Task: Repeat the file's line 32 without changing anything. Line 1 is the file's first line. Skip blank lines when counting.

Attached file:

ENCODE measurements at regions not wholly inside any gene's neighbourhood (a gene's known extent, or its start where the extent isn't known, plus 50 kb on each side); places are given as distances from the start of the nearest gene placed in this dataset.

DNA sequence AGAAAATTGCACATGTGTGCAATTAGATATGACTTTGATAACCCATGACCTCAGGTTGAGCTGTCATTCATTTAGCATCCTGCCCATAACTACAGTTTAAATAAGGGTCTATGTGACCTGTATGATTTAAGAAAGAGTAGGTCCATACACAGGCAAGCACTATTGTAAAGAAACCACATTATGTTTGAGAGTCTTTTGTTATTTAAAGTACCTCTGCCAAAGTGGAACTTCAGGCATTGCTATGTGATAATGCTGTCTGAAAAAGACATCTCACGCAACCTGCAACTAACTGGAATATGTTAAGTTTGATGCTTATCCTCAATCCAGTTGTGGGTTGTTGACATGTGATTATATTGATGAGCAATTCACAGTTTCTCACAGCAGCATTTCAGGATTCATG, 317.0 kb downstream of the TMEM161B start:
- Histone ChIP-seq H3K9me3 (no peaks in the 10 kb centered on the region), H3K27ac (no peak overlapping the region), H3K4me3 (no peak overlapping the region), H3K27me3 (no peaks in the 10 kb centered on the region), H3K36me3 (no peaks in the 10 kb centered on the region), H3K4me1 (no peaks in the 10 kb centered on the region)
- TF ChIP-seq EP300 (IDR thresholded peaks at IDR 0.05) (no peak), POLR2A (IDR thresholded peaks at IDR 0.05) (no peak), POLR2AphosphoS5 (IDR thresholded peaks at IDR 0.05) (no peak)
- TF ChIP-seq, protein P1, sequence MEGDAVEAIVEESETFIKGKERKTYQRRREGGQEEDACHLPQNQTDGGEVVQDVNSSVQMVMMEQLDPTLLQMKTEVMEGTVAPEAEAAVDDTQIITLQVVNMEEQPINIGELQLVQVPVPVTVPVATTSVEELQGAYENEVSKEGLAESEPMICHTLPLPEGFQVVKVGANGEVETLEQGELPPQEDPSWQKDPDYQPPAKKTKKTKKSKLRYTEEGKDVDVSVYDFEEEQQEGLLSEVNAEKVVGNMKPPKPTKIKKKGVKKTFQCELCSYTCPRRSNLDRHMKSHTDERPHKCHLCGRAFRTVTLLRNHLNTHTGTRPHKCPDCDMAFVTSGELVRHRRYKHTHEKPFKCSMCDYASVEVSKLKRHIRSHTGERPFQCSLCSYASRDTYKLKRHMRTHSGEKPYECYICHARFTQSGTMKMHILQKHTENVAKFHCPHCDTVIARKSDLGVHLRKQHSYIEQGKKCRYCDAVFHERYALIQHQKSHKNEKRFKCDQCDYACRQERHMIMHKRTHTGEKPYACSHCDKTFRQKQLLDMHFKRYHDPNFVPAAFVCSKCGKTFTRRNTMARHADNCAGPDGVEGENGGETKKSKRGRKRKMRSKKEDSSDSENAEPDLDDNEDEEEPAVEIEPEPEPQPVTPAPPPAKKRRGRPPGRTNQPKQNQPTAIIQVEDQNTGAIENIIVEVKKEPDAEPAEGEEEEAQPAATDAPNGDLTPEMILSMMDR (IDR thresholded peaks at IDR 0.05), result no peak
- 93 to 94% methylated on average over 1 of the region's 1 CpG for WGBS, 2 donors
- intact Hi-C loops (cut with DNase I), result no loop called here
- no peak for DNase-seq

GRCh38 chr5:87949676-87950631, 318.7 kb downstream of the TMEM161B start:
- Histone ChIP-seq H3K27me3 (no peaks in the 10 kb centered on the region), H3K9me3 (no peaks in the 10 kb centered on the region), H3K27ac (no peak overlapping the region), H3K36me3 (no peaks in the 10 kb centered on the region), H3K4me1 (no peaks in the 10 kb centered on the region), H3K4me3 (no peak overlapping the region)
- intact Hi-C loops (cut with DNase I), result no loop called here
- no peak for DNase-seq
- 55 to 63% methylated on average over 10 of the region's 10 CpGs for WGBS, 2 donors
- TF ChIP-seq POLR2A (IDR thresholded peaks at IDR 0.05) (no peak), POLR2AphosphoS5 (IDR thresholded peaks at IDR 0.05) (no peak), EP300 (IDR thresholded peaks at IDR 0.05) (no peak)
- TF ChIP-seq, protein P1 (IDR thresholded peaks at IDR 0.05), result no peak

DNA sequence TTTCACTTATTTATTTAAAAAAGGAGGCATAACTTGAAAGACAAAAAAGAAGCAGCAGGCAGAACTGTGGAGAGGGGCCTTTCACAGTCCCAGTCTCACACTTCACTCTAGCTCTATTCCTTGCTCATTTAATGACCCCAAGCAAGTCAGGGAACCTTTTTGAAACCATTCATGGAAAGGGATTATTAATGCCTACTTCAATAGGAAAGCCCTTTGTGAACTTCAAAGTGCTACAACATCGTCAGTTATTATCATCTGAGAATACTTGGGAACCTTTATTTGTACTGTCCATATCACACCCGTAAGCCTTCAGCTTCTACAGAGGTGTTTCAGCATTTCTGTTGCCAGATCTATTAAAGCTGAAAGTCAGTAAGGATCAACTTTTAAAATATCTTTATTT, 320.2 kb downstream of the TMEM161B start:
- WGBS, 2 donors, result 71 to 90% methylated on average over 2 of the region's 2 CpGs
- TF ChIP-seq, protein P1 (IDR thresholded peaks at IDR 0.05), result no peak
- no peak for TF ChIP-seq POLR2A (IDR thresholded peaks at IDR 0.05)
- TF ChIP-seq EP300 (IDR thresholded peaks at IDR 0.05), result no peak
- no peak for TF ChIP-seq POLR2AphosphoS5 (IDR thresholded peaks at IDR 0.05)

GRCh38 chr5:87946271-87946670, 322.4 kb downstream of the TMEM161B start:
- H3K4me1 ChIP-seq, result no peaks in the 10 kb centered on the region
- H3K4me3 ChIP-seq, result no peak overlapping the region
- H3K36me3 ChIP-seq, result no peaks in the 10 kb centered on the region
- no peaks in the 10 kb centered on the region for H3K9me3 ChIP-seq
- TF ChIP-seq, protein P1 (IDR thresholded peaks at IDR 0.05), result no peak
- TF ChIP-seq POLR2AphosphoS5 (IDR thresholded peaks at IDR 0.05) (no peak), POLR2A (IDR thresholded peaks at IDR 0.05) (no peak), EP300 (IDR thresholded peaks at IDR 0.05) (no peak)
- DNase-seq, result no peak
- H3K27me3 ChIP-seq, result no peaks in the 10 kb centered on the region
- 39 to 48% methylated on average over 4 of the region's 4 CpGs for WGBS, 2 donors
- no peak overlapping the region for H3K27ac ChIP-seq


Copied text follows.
- no peak overlapping the region for H3K27ac ChIP-seq